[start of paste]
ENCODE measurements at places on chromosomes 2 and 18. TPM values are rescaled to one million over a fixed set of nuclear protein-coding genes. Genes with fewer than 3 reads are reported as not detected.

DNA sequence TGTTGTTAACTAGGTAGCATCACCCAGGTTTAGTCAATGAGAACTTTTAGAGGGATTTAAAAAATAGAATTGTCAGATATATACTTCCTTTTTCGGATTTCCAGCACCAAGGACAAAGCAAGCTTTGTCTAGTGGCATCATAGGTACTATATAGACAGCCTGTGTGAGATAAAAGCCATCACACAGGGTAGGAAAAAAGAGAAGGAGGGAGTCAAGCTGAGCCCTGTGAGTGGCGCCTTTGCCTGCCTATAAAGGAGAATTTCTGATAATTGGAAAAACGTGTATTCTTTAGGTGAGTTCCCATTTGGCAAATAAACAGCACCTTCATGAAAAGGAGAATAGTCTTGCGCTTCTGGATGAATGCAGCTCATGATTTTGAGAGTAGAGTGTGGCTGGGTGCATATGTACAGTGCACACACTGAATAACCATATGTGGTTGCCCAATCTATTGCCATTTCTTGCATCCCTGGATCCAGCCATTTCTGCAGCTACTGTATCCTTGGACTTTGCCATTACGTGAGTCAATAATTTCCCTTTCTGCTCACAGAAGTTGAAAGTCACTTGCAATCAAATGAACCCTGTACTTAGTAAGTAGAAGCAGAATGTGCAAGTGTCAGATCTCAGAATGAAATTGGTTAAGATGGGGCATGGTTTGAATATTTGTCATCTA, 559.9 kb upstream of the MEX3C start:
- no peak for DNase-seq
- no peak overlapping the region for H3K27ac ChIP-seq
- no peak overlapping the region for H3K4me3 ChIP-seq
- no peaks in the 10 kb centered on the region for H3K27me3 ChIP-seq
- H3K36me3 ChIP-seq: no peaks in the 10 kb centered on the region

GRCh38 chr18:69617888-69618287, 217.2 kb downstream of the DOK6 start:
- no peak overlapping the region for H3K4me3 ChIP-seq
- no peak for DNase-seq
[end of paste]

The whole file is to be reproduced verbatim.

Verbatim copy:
ENCODE measurements at places on chromosomes 2 and 18. TPM values are rescaled to one million over a fixed set of nuclear protein-coding genes. Genes with fewer than 3 reads are reported as not detected.

DNA sequence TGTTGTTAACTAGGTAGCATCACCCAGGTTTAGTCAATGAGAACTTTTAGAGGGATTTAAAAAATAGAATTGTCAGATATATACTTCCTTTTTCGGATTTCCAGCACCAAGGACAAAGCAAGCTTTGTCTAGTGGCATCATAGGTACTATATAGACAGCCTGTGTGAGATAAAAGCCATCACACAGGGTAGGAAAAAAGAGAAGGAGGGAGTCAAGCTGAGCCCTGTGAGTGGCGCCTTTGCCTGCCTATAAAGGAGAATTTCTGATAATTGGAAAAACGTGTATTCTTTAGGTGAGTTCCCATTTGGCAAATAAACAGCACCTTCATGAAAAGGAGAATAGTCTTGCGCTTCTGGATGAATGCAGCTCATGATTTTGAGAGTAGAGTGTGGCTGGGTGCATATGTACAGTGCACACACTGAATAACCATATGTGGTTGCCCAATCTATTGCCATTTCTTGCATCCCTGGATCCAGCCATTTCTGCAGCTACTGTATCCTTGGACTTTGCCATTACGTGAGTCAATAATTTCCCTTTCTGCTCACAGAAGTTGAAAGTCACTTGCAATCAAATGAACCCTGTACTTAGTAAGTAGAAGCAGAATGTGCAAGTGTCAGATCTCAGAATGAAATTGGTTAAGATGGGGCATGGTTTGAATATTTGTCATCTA, 559.9 kb upstream of the MEX3C start:
- no peak for DNase-seq
- no peak overlapping the region for H3K27ac ChIP-seq
- no peak overlapping the region for H3K4me3 ChIP-seq
- no peaks in the 10 kb centered on the region for H3K27me3 ChIP-seq
- H3K36me3 ChIP-seq: no peaks in the 10 kb centered on the region

GRCh38 chr18:69617888-69618287, 217.2 kb downstream of the DOK6 start:
- no peak overlapping the region for H3K4me3 ChIP-seq
- no peak for DNase-seq